By Dr. Parth Amin, Ear-Nose-Throat (ENT)
Swimmer’s ear is an infection that occurs in the ear canal that connects the eardrum to the outer ear. It is basically caused from the leftover water inside the ear after swimming. This creates an environment which facilitates a breeding ground for bacteria. Various particles such as sand that may enter your ear canal during swimming may irritate the ear canal and cause various problems.
The chances of getting affected by swimmer’s ear increase if you live in humid conditions have a narrow ear canal or a dry skin.
The Symptoms of Swimmer’s Ear are:
1. You may experience redness in the ear canal
2. A constant itch
3. Discomfort that aggravates if the outer ear is pulled
4. Fluid leakage from the ear
5. Severe symptoms may cause formation of pus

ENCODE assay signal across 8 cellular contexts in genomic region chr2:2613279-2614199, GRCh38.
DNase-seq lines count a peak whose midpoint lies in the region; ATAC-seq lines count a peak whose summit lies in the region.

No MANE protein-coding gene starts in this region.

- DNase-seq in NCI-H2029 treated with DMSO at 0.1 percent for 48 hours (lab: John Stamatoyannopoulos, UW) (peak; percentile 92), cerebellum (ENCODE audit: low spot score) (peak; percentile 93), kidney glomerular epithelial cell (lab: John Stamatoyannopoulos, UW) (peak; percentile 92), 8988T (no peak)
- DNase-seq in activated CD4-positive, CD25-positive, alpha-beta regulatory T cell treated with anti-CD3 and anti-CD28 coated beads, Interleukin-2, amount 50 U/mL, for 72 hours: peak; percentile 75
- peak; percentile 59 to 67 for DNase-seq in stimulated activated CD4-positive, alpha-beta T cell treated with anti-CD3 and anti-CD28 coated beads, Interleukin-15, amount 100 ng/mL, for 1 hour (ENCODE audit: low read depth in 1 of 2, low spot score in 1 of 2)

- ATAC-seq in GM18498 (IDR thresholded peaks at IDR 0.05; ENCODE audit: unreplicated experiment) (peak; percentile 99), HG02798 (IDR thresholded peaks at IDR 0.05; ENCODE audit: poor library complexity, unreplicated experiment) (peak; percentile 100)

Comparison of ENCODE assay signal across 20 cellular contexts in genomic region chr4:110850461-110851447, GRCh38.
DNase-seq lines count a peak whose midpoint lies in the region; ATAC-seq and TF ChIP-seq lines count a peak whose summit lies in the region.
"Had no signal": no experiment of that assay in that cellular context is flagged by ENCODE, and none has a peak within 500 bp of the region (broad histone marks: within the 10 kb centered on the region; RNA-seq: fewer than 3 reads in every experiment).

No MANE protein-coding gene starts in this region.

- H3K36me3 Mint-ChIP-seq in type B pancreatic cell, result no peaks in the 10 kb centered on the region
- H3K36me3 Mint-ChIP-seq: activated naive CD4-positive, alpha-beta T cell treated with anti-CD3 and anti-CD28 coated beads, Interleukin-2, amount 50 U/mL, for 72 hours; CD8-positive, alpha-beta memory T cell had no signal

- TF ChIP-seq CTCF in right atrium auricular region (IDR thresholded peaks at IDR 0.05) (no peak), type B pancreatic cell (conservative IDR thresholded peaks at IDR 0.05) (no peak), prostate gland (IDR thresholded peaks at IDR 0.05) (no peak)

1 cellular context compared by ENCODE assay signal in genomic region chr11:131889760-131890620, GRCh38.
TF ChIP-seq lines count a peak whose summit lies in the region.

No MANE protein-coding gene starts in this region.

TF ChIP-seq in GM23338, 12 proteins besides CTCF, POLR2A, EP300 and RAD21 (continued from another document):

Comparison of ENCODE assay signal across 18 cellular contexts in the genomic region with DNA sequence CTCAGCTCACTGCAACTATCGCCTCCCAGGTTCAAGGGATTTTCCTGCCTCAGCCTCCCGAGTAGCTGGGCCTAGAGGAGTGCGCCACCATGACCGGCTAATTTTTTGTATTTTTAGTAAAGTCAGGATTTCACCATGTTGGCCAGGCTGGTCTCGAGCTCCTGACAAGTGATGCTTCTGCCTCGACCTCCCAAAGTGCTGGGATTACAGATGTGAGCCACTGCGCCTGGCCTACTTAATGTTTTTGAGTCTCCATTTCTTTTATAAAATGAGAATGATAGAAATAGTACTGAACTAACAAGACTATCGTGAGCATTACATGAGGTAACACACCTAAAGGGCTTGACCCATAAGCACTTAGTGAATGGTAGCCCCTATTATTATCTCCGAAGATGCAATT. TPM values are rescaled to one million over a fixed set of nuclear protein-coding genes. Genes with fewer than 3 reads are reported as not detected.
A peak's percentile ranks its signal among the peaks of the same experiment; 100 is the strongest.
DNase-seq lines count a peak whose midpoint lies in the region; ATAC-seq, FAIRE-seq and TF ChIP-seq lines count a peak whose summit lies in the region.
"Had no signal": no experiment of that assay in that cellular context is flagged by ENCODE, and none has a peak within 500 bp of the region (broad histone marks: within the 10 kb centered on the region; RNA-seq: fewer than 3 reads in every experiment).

6. You may experience problems in hearing
7. You may experience swelling in the lymph nodes in the neck
9. You may experience a feeling of fullness in the ear
This condition may result in additional complications such as:
1. Deep Tissue Infection: This disease may spread to the inner layers of the tissue present inside the ears.
2. Temporary Hearing Loss: It may lead to temporary loss of hearing.
3. Bone and Cartilage Complication: Infection in the outer ear may lead to damage to the cartilage present in the ear.